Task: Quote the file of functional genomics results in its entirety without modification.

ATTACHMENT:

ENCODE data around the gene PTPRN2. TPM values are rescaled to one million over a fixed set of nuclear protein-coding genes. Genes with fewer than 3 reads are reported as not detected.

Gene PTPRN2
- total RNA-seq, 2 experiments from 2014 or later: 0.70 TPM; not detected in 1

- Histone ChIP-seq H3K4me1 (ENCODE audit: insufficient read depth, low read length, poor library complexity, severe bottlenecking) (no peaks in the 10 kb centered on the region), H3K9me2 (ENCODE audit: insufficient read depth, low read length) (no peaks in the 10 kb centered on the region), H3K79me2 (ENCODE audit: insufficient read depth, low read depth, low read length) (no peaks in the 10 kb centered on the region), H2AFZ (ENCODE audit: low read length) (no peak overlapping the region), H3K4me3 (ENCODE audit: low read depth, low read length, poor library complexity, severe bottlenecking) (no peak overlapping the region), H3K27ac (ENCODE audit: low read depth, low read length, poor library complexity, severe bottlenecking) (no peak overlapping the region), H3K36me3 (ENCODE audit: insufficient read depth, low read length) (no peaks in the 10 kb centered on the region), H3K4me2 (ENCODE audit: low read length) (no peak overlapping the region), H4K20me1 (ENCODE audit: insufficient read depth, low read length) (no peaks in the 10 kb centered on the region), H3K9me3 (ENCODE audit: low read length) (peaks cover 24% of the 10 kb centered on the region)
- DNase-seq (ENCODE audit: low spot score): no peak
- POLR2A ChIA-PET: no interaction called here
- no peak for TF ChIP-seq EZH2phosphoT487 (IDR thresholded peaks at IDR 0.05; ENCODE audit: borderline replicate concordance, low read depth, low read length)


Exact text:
ENCODE data around the gene PTPRN2. TPM values are rescaled to one million over a fixed set of nuclear protein-coding genes. Genes with fewer than 3 reads are reported as not detected.

Gene PTPRN2
- total RNA-seq, 2 experiments from 2014 or later: 0.70 TPM; not detected in 1

- Histone ChIP-seq H3K4me1 (ENCODE audit: insufficient read depth, low read length, poor library complexity, severe bottlenecking) (no peaks in the 10 kb centered on the region), H3K9me2 (ENCODE audit: insufficient read depth, low read length) (no peaks in the 10 kb centered on the region), H3K79me2 (ENCODE audit: insufficient read depth, low read depth, low read length) (no peaks in the 10 kb centered on the region), H2AFZ (ENCODE audit: low read length) (no peak overlapping the region), H3K4me3 (ENCODE audit: low read depth, low read length, poor library complexity, severe bottlenecking) (no peak overlapping the region), H3K27ac (ENCODE audit: low read depth, low read length, poor library complexity, severe bottlenecking) (no peak overlapping the region), H3K36me3 (ENCODE audit: insufficient read depth, low read length) (no peaks in the 10 kb centered on the region), H3K4me2 (ENCODE audit: low read length) (no peak overlapping the region), H4K20me1 (ENCODE audit: insufficient read depth, low read length) (no peaks in the 10 kb centered on the region), H3K9me3 (ENCODE audit: low read length) (peaks cover 24% of the 10 kb centered on the region)
- DNase-seq (ENCODE audit: low spot score): no peak
- POLR2A ChIA-PET: no interaction called here
- no peak for TF ChIP-seq EZH2phosphoT487 (IDR thresholded peaks at IDR 0.05; ENCODE audit: borderline replicate concordance, low read depth, low read length)